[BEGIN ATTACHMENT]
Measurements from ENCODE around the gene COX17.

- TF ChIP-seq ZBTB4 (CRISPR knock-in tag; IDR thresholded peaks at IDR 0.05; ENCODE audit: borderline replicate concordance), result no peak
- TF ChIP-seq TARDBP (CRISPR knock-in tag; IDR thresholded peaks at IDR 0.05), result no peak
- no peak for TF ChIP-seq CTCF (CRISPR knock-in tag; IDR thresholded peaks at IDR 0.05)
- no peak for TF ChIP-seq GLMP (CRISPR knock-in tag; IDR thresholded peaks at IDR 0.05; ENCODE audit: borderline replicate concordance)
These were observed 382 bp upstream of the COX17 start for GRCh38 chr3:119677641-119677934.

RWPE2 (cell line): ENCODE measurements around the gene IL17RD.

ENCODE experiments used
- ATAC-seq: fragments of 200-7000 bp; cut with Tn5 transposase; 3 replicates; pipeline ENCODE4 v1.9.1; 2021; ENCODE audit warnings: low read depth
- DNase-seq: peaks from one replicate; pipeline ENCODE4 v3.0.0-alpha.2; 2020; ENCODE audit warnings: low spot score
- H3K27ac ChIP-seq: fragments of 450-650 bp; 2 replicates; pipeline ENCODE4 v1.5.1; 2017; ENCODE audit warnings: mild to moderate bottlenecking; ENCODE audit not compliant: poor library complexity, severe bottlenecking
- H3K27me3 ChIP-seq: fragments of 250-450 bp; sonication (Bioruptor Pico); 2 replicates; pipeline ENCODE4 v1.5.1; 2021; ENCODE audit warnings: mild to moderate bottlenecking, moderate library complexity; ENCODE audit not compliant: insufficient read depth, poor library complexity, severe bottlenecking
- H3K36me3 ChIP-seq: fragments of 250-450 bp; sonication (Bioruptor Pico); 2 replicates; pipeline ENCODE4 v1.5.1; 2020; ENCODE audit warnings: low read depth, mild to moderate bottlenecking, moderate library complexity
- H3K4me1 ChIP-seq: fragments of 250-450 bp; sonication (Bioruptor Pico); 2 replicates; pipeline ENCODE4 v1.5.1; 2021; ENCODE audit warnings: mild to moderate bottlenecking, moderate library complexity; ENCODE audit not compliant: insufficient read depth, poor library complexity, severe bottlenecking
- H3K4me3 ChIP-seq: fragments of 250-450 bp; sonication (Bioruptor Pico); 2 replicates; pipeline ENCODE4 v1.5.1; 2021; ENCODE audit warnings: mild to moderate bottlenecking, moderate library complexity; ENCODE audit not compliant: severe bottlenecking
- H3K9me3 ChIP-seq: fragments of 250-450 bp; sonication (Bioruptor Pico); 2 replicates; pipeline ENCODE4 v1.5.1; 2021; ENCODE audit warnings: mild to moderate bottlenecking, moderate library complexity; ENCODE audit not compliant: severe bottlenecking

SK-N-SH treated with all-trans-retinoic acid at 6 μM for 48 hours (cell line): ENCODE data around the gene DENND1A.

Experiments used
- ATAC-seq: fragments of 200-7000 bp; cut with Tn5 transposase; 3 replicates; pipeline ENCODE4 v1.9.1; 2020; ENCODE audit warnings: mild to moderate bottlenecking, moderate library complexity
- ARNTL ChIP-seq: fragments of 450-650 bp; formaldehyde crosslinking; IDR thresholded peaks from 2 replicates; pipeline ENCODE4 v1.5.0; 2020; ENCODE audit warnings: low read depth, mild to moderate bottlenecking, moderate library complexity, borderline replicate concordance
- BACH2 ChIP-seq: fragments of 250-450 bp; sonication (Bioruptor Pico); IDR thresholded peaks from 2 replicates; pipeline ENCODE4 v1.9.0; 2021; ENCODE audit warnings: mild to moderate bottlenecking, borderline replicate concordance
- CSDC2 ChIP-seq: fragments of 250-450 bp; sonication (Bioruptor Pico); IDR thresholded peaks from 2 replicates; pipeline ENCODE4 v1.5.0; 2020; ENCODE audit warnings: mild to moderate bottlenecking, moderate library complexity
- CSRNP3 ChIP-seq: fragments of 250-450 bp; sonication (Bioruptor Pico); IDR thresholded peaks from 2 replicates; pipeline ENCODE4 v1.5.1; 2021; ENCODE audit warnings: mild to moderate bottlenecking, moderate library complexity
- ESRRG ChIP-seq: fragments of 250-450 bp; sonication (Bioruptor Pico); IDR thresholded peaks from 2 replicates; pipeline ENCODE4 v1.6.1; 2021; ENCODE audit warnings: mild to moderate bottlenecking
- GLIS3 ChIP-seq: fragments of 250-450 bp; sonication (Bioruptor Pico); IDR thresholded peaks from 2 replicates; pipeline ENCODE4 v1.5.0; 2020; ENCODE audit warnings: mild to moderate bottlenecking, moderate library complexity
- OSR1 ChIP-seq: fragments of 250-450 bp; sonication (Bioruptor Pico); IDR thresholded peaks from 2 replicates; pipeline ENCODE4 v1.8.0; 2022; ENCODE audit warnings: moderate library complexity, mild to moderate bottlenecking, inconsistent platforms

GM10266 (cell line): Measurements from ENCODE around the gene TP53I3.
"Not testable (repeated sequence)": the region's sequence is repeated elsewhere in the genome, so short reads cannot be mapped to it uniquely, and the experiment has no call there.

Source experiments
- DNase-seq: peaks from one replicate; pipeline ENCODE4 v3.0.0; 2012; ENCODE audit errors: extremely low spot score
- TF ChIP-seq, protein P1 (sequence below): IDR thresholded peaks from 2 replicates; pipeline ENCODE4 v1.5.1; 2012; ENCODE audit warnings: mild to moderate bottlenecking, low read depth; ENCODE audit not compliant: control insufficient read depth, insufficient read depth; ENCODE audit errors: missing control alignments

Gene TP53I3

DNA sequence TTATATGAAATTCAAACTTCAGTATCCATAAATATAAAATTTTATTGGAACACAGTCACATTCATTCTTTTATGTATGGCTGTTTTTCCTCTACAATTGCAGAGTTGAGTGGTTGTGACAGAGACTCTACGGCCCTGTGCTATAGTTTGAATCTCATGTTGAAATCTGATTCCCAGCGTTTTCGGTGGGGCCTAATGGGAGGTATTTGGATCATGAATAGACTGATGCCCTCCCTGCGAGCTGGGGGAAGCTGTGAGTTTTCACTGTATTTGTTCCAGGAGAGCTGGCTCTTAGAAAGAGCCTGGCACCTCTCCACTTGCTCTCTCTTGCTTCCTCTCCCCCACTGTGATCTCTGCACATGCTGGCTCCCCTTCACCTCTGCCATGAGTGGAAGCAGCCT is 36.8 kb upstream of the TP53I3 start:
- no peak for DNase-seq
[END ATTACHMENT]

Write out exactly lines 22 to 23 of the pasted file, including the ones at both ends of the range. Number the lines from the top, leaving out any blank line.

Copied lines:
- CSDC2 ChIP-seq: fragments of 250-450 bp; sonication (Bioruptor Pico); IDR thresholded peaks from 2 replicates; pipeline ENCODE4 v1.5.0; 2020; ENCODE audit warnings: mild to moderate bottlenecking, moderate library complexity
- CSRNP3 ChIP-seq: fragments of 250-450 bp; sonication (Bioruptor Pico); IDR thresholded peaks from 2 replicates; pipeline ENCODE4 v1.5.1; 2021; ENCODE audit warnings: mild to moderate bottlenecking, moderate library complexity